Israel's Navy Is A Nuclear Power

February 26, 2020 Topic: Security Blog Brand: The Buzz Tags: IsraelTechnologyMilitaryNavyNuclear Weapons

Israel's Navy Is A Nuclear Power

And it has nuclear weapons.

The Dolphins mainly operate in the Mediterranean. Haifa is Israel’s sole submarine base. Their operational spectrum is far-ranging, from the fighting of hostile naval forces to the bombardment of land targets with submarine-launched missiles. The subs can carry up to 16 missiles or torpedoes. Since the Dolphins can operate in shallow waters as well, they are perfectly equipped for gathering intelligence in periscope depth off enemy shores, and provide an ideal forward operational base for special forces.

Nuclear capabilities?

The Dolphin II-class subs have an unusual feature. Besides six torpedo tubes with a standard 533-millimeter diameter, they also possess four enlarged tubes with a 650-millimeter diameter. Since no other Western navy uses 650-millimeter tubes, this seems rather peculiar and gives rise to wide-ranging speculation as to their purpose.

It is widely assumed that Israel uses the enlarged tubes to launch nuclear-tipped cruise missiles. If this is true, the Dolphin subs provide Israel with a second-strike capability. Jerusalem wanted to acquire the U.S. Tomahawk with its 2,500-kilometer range.

When Washington denied the request, Israel probably tried to develop cruise missiles on her own. As one can imagine, available information is sparse. Media reports claimed that Israel might have tested a submarine-launched cruise missile off the shore of Sri Lanka in May 2000.

It seems plausible that Israel modified the Popeye air-to-surface missile produced by the Israeli company Rafael. An enlargement of the missile provides more space for fuel. Thus, a range of 1,500 kilometers with a warhead of up to 200 kilograms may be possible. In fact, this would be a proper explanation for the wider diameter of the torpedo tubes.

For several years now, Israel has sought to modernize its Sa’ar 5 corvettes. First, Jerusalem planned to acquire the American Freedom-class Littoral Combat Ship, but it turned out to be too expensive. Jerusalem then approached the German Thyssen Krupp Marine Systems and the Blohm+Voss shipyard in Hamburg.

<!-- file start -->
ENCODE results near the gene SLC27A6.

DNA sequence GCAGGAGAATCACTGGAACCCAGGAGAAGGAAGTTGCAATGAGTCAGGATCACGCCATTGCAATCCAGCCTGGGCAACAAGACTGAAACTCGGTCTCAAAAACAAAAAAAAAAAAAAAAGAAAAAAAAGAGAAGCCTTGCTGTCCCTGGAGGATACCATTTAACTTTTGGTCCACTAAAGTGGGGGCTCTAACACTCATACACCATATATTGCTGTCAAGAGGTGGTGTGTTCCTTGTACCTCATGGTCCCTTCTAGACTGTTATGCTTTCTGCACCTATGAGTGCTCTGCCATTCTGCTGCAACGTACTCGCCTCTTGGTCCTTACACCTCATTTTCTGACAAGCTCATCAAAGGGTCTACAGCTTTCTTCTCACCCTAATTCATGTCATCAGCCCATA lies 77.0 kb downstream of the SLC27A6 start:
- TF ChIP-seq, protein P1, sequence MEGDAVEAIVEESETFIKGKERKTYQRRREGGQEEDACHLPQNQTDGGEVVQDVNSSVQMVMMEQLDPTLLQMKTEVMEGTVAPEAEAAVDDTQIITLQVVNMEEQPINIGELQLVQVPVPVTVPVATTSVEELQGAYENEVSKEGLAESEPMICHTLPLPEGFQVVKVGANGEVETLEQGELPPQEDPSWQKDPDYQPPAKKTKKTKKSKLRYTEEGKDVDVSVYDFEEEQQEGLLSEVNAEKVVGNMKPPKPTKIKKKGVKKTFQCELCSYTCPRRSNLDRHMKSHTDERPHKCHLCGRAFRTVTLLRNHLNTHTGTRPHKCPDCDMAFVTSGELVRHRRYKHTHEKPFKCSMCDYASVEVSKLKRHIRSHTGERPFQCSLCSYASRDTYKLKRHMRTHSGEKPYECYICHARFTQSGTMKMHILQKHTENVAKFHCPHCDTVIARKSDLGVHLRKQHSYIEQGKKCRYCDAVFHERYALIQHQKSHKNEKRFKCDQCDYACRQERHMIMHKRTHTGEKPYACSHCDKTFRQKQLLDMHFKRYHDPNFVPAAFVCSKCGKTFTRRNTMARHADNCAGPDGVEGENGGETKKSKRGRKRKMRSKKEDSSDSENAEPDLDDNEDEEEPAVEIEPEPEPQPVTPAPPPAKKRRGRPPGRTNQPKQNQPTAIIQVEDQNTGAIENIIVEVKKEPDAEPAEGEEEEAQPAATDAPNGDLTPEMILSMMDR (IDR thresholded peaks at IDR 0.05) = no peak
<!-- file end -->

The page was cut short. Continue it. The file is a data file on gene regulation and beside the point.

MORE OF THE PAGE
Eventually, Jerusalem commissioned four ships of the Meko A-100 class — similar to Germany’s Braunschweig-class corvette — after tedious negotiations with the German government regarding financial support. In December 2014, Berlin agreed to subsidize the ships’ construction with 115 million Euros.

One of the crucial missions that these Sa’ar 6 ships will have to tackle is the protection of Israel’s gas rigs in the Mediterranean. Thus, they will be equipped with Tamir interceptor missiles, basically transforming them into swimming Iron Dome vessels. The first Sa’ar 6 is scheduled to arrive in Israel in 2019. With a displacement of about 2,000 tons and a length of around 90 meters, it will become Israel’s mightiest naval surface vessel.

In addition, Israel is currently updating its fleet of missile boats. Israel Shipyards is building these Sa’ar 72. In May 2013, the Israeli navy proudly presented the mini-corvette at the International Maritime Defense Exhibition in Singapore. The ship is 72 meters long and can reach speeds up to 30 knots. It has a range of up to 5,500 kilometers and is expected to be operational in 2018.

In 2016, Israel and Germany signed a general agreement for three additional Dolphin II submarines worth up to 1.5 billion Euros. Israel’s government apparently plans to replace the older Dolphins with the new ones from the year 2027 onward. However, the decision to enlarge the submarine fleet is highly controversial in Israel because Prime Minister Benjamin Netanyahu pushed the procurement through against the advice of former defense minister Moshe Ya’alon and high-ranking officers in the IDF, who suggested devoting the money to more urgent military needs.

In addition, leading Israeli figures involved in the negotiations for the deal are currently under investigation for corruption, fraud and other offenses. Thus, in mid-July 2017, the German government put the deal on hold, although Berlin had already approved it.

(This first appeared in 2017.)

Image: Reuters.